Ritchie propped open the front door. As he unloaded the trailer, Brian and Jimmy followed to help and keep watch on the thousands of dollars of equipment left exposed in the middle of Detroit.

I took a seat at the bar and ordered a beer. People began trickling in. Numb Skull was opening the show for the Brides of Blood, a popular local metal band that consisted of four intimidating females. They rammed their AC/DC straight through their Motorhead and came up with some fun, hard-driving music. Why either band was playing at a neighborhood bar on a squalor kick was beyond me. The Brides could play any number of larger venues within fifty miles on a Friday night and draw a decent crowd. There was no reason for them to drag their music further through the gutter than it needed to be.

The bored bartender left his station and flipped on a jukebox hiding in a dark corner. Rock music blared from its weary speakers and the regulars began slapping bills on the bar before making their escape, being replaced by newcomers arriving in twos and fours. The Girls of Numb Skull were there, minus Chester’s girlfriend, surrounding a table near the stage. They leaned to and fro, yelling conversation in each others’ ears. A bouncer in a black muscle shirt perched on a stool next to the door, collecting money and checking IDs, while people dug through purses and pockets to prove their adulthood. The transformation from dive bar to rock club was underway.


About the Author

"Dan Schnell" Follow Dan Schell around the web: Goodreads | Website | Twitter

I graduated from high school in 1992 and entered the workforce full-time. In my free time, I wrote hundreds of poems, two unpublished novels, and had a few publications within the pages of any literary journal that would have me.

In 2004, while in my 30s, I began taking evening classes at Saginaw Valley State University, where I was invited to enroll in the Creative Writing Senior Seminar, even though my major at the time was in Professional & Technical Writing and I was only a sophomore. The skills gained and encouragement received while in these classes persuaded me to change my major to Creative Writing in 2007 and take my writing more seriously.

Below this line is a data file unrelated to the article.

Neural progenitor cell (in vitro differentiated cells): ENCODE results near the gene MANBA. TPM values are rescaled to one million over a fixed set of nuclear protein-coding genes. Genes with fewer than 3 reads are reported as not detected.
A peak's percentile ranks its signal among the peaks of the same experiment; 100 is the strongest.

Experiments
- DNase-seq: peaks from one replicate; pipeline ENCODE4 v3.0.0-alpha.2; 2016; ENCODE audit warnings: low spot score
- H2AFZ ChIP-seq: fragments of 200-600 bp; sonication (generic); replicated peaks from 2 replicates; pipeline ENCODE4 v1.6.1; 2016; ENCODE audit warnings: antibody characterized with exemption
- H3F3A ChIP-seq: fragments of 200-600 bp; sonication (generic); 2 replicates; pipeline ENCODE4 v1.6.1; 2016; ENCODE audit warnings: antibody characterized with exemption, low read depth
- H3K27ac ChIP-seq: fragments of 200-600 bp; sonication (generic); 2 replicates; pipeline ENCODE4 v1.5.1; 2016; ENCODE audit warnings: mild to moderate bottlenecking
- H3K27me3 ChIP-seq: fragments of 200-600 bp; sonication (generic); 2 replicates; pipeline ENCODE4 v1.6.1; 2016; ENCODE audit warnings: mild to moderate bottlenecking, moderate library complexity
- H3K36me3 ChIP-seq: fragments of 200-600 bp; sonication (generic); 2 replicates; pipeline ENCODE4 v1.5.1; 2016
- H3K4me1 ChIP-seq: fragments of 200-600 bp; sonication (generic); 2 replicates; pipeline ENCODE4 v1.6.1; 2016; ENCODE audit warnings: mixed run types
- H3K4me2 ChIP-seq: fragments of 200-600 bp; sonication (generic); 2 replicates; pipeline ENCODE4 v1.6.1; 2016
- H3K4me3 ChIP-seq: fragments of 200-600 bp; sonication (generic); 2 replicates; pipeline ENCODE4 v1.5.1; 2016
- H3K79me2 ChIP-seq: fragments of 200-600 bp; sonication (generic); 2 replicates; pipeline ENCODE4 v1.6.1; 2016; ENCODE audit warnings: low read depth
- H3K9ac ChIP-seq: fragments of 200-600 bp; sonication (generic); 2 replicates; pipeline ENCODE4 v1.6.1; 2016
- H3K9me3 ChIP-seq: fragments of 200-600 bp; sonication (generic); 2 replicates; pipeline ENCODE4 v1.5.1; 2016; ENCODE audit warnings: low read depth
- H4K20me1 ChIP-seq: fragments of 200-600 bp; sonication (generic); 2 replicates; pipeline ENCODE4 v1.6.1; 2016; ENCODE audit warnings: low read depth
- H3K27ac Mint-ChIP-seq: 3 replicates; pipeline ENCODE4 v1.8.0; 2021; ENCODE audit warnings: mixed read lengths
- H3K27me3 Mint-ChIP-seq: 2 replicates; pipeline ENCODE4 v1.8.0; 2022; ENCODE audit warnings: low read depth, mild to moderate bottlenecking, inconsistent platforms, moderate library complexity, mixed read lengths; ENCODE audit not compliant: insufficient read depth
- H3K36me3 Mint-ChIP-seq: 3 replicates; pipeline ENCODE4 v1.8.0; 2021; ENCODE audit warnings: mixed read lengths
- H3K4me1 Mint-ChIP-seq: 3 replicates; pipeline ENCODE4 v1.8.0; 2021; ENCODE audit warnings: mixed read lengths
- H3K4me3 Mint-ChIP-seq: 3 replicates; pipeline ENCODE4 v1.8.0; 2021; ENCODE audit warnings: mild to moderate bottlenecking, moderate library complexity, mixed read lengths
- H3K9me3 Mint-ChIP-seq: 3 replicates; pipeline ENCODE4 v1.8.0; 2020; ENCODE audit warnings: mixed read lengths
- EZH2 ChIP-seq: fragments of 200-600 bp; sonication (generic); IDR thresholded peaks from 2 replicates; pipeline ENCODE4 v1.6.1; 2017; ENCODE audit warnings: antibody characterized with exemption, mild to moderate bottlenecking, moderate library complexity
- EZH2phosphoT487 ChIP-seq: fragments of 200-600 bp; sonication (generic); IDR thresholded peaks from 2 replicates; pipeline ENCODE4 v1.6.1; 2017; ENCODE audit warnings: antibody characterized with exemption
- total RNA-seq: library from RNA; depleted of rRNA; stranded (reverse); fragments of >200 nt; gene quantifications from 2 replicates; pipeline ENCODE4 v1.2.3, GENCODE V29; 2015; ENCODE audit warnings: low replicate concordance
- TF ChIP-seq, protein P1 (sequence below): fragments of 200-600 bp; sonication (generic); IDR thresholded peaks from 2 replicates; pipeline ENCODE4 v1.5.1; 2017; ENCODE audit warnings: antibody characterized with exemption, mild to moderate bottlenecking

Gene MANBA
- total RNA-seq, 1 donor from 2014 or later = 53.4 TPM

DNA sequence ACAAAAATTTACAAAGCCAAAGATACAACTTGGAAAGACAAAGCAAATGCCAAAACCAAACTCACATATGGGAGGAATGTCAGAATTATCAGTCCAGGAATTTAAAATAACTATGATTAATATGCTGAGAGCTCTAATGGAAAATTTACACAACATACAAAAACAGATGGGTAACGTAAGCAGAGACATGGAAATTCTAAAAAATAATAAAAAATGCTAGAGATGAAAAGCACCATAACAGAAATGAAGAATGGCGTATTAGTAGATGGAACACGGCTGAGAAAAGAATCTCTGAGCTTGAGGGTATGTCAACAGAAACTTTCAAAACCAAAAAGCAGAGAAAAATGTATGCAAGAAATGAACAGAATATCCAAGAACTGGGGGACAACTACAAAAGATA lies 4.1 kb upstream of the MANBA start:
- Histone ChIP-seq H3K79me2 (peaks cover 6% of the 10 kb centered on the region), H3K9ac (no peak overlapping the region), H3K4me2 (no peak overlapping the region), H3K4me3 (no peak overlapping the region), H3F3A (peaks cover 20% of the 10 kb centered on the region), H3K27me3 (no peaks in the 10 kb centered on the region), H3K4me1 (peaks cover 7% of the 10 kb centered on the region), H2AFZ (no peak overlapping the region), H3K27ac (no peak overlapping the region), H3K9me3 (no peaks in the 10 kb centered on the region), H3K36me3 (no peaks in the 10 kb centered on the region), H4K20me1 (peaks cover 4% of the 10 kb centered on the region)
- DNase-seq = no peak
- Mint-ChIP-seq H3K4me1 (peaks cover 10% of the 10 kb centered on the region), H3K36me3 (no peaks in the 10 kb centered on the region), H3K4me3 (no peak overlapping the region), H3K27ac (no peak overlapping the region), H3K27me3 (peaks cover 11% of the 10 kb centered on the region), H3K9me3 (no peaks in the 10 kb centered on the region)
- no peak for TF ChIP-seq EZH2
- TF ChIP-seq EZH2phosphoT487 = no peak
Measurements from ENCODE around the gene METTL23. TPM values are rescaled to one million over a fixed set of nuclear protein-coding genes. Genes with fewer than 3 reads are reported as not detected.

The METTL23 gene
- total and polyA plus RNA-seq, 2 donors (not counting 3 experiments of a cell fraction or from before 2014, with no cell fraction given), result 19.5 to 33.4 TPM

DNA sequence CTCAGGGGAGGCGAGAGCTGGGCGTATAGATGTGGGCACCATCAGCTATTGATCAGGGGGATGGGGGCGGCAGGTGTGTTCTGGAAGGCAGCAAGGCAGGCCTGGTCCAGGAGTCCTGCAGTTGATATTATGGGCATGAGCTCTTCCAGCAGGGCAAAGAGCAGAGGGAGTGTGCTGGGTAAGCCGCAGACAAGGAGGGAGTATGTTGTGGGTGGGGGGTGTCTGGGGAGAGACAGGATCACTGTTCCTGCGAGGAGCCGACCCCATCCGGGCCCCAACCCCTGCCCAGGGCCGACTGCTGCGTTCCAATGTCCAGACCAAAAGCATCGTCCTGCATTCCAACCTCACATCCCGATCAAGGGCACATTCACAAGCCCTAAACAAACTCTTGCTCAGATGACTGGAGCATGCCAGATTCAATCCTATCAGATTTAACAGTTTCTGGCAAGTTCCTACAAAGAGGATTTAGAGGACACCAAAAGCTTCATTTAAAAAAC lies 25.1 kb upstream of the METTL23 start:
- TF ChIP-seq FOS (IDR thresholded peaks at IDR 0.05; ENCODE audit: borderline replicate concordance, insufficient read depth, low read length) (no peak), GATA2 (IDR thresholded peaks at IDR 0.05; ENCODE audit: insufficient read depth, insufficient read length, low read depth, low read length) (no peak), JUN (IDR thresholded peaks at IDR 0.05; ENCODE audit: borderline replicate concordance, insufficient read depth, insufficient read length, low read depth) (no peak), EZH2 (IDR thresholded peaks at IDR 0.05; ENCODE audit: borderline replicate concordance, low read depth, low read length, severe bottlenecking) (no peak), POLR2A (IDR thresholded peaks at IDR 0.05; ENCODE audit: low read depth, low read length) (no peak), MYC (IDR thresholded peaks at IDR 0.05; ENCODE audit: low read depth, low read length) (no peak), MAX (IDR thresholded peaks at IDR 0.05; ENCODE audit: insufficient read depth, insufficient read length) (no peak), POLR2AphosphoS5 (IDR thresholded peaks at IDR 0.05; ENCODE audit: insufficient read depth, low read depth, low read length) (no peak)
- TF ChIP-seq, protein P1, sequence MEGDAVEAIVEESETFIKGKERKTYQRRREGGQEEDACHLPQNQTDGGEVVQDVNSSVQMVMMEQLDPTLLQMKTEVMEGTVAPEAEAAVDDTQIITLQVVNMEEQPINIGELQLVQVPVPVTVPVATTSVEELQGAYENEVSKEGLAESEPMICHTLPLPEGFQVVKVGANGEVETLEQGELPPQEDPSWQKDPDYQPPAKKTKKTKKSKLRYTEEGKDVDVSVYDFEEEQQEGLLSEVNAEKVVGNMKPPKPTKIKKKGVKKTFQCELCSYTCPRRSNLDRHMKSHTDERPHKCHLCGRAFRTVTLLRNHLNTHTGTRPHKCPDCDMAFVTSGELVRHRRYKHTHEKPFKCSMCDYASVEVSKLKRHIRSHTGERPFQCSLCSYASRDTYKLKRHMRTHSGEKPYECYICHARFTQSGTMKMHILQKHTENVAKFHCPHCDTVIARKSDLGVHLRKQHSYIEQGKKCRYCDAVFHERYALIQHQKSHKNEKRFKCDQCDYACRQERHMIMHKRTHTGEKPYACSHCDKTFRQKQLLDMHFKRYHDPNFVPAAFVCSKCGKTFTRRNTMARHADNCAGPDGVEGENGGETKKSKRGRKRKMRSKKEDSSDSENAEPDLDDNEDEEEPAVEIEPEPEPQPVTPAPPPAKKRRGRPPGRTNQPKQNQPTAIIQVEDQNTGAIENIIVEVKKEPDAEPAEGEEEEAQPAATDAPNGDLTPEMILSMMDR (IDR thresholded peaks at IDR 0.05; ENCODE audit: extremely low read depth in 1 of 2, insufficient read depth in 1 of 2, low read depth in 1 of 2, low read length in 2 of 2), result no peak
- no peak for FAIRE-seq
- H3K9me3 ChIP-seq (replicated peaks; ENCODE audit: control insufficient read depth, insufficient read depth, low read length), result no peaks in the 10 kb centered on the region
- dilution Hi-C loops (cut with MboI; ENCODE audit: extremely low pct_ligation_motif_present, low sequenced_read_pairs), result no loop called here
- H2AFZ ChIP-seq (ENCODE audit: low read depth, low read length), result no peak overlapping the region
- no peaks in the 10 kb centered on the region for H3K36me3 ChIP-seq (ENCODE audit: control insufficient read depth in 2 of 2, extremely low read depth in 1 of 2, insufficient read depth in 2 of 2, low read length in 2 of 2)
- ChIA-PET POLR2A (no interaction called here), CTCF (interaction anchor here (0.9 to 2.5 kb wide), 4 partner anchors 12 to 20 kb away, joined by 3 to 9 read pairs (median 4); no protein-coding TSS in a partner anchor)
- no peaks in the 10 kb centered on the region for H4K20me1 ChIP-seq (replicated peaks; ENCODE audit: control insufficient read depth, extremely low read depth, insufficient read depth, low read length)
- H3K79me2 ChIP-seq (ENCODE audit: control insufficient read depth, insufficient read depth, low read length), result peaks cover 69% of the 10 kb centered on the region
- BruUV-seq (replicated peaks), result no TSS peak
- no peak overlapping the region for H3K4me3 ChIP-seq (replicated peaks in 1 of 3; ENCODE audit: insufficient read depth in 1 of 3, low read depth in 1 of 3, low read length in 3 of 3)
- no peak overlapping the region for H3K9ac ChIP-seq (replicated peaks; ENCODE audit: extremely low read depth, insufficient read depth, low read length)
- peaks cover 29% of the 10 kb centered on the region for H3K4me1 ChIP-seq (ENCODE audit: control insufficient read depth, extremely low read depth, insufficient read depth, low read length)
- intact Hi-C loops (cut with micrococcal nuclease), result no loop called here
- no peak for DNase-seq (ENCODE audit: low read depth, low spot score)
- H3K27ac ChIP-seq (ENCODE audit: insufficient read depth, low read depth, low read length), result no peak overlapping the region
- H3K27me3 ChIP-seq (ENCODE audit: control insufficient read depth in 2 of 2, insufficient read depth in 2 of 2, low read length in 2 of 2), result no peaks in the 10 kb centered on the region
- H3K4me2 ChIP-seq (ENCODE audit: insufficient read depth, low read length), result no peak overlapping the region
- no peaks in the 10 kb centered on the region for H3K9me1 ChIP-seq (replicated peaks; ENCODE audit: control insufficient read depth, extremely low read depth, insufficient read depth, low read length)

In 2010, I won both the Winter and Fall editions of the Cardinal Sins Poetry Slam in Saginaw, and began regularly publishing my poetry in journals around the country and on the internet, including the National Gallery of Writing through the National Council of Teachers of English.

In 2012, I left my day job and classes at SVSU, finishing The Road to Fluffer in about eight months. Keeping with the do-it-yourself spirit, I self-published the novel through Createspace’s print-on-demand program, which keeps publishing costs (formerly a large investment) to a minimum. The reception has been good so far and I just completed an ebook giveaway which sent copies of my novel to 65 people in 14 countries. That story is still unfolding.

I am currently planning my next writing projects, with shorter pieces being released this year and my second novel coming sometime in 2014.

My published poetry and sample chapter of The Road to Fluffer can be found at:


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Jennifer is both a book nerd and professional photographer. That means she lives in the fantasy world all the time, whether of her making, or someone else's. She collects books like the Duggar family collects kids, and began waiting for her Hogwarts letter at the tender age of 33.